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Rear Admiral Herbert O. Dunn, Commander, Azores Detachment, to Vice Admiral William S. Sims, Commander, United States Naval Forces Operating in European Waters


  File 106.




                         Naval Base Azores, August 31, 1918.

From:          Detachment Commander.

To:            Force Commander.

Subject:       Report of Operations for week ending 31 August 1918.

Reference:     (a) Force Instructions No. 2 of 22 September 1917.1

1.        FORCES

     (a)  Available.

Monitor TONOPAH2 – Station Ship and Submarine Tender; in fair  condition, requires port propellor.

Tug MONTAUK3 – General Duties: in good condition.

Bark QUEVILLY4 – Tank Ship; in good condition.

Sub. K-15 – Patrol Duty; engines poor, battery good, hull needs dry docking.  Due to the absence of spare parts should make only short patrol trips in vicinity.

Sub. K-66– Duty and condition same as K-1.

Sub. K-27 – Patrol duty; engines poor, battery is nearly worn out, hull excellent.  K-2 is available for harbor patrol only.

          (b) Unavailable for Sea Duty.

Sub. K-1 – Engines Excellent, battery is practically worn out, hull requires dry docking.  E-1 is unfit for any service.

Yacht MARGARET8 – Used as quarters for submarine crews, in poor condition, laid up.

Yacht GALATEA9 – Laid up, in poor condition.


(a) 25 August       U.S.S. YANKTON10 arrived from Gibraltar and Lisbon.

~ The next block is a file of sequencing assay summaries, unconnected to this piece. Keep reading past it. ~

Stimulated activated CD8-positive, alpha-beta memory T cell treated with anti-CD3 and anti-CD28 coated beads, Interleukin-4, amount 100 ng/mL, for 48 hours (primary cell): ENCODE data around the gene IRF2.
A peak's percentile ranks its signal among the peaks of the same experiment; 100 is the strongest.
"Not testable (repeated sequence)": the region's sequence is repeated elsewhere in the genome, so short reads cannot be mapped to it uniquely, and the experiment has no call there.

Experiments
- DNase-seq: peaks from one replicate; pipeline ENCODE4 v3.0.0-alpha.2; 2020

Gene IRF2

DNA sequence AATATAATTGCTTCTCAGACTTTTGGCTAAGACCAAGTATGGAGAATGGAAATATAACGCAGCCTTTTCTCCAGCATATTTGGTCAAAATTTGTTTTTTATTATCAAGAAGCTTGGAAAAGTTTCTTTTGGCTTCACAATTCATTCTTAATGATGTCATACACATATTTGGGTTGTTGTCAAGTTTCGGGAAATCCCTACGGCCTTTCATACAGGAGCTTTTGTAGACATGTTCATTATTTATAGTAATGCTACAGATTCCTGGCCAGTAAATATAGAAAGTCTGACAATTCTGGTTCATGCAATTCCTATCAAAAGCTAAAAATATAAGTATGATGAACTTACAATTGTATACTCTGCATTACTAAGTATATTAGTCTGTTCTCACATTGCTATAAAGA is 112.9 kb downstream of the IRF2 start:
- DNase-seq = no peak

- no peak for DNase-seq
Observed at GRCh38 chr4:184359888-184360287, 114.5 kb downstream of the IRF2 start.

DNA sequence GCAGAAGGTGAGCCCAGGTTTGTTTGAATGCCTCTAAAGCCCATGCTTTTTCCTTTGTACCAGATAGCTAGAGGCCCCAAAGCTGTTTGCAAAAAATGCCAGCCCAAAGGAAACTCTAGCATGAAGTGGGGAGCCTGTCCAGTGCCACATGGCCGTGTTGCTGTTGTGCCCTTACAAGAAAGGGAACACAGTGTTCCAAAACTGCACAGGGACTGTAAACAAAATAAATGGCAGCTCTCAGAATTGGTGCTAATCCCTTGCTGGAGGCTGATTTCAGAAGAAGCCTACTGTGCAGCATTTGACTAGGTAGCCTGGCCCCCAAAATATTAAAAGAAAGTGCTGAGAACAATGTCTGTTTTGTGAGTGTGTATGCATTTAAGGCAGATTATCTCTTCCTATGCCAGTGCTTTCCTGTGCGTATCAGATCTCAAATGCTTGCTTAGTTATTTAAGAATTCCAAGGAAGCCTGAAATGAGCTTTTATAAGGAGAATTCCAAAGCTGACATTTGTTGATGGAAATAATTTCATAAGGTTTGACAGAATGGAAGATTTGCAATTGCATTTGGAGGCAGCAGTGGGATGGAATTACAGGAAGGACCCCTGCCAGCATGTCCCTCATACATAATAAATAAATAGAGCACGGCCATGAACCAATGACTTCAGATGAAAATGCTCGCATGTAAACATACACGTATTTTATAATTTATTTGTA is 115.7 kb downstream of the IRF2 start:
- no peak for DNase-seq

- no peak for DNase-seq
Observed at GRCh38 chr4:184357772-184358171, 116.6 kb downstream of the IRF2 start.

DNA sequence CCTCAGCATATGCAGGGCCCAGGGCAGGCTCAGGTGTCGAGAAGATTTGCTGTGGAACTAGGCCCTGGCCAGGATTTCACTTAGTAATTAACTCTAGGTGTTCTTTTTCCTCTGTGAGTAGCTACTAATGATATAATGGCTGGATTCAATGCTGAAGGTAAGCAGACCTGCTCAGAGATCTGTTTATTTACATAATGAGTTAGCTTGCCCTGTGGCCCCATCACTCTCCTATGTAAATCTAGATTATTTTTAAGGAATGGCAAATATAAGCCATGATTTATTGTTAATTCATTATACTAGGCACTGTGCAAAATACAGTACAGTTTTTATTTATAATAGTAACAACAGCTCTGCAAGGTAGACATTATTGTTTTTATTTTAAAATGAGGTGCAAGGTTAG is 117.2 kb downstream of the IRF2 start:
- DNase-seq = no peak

K-1 on night patrol.

26 August       U.S.S. YANKTON sailed for New York, touching at Horta, Fayal enroute to deliver confidential British publications.

K-6 on night patrol.

27 August       Italian S.S. SAN GENNARO arrived from Genoa.

U.S.S. STRINGHAM11 sailed for Hampton Roads, Va.

Portuguese Auxiliary Cruiser PEDRO NUNES and Portuguese Destroyer TEJO sailed for Terceira and Madeira.

K-6 on night patrol.

28 August       American S.S. CAROLYN12 arrived with supplies for this base.  This vessel left New York 10 August, but was ordered to proceed to Boston and subsequently joined a second convoy at Sydney, Nova Scotia.

American S.S. TIDEWATER13 arrived from Genoa via Gibraltar.

Italian S.S GENNARO sailed for New York.

K-2 on night patrol.

29 August       American S.S. TIDEWATER sailed for New York. K-2 on night patrol.

30 August       Portuguese Gunboat ACOR went out for a few hours and returned.

Portuguese Cruiser VASCO da GAMA sailed for Horta, Fayal.

K-1 on night patrol.

31 August       Portuguese S.S. FUNCHAL arrived from neighboring islands and later sailed for Lisbon.   Danish S.S. ARNOLD MAERSK sailed for Norfolk, Va.  This vessel put into this port 30 July on account of typhus on board and subsequently was delayed here until date for lack of a chief engineer.

K-1 on night patrol.

(b)      Marine Guard Detachment and 7-inch Guns Detachment engaged in drills and camp work.

(c)      Aeronautic Company engaged in routine work.  Made following flights during the week; Scouting 26, Practice 10.